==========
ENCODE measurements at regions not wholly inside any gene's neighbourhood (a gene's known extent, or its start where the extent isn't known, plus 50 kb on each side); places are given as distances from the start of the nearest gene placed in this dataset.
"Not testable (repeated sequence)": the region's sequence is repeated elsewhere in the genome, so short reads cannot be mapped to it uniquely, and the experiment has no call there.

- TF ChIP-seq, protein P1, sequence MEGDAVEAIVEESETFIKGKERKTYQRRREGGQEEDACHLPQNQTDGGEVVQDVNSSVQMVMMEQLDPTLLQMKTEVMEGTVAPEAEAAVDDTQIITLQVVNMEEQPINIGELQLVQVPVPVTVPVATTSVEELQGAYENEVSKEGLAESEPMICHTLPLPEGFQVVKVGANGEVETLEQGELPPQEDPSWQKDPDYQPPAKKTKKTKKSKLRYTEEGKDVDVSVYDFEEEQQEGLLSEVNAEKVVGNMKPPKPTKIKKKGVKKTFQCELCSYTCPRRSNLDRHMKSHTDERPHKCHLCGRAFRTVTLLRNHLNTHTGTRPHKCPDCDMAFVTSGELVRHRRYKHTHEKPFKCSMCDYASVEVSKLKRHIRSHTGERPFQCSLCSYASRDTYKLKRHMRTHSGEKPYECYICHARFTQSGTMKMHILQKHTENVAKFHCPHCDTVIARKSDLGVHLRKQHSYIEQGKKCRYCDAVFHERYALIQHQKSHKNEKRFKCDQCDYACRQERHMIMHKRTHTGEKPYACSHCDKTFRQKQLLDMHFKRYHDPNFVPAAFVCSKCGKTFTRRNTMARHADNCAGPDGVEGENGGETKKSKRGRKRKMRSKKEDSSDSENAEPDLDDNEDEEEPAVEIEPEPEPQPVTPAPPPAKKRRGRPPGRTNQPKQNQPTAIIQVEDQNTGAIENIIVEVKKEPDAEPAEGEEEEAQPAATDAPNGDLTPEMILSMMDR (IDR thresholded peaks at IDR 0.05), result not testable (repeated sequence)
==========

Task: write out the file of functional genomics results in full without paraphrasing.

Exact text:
ENCODE measurements at regions not wholly inside any gene's neighbourhood (a gene's known extent, or its start where the extent isn't known, plus 50 kb on each side); places are given as distances from the start of the nearest gene placed in this dataset.
"Not testable (repeated sequence)": the region's sequence is repeated elsewhere in the genome, so short reads cannot be mapped to it uniquely, and the experiment has no call there.

- TF ChIP-seq, protein P1, sequence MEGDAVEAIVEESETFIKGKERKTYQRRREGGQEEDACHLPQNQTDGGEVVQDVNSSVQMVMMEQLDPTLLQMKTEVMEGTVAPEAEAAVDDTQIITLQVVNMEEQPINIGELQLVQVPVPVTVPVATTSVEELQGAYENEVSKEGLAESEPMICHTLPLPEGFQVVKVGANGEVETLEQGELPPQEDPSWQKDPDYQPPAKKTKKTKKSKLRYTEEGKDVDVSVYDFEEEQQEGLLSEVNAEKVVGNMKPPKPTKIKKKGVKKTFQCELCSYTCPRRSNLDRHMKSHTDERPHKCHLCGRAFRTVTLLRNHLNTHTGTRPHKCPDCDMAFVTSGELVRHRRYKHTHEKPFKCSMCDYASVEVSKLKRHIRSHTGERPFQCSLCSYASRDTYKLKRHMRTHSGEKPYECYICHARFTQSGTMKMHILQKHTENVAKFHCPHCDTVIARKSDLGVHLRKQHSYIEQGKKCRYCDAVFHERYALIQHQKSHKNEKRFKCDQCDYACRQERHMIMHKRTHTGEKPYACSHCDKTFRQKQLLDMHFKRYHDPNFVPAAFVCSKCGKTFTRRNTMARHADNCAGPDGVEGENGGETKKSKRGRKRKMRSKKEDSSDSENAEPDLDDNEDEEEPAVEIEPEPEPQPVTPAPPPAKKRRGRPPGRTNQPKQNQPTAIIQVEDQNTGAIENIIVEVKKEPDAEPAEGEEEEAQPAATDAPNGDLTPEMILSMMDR (IDR thresholded peaks at IDR 0.05), result not testable (repeated sequence)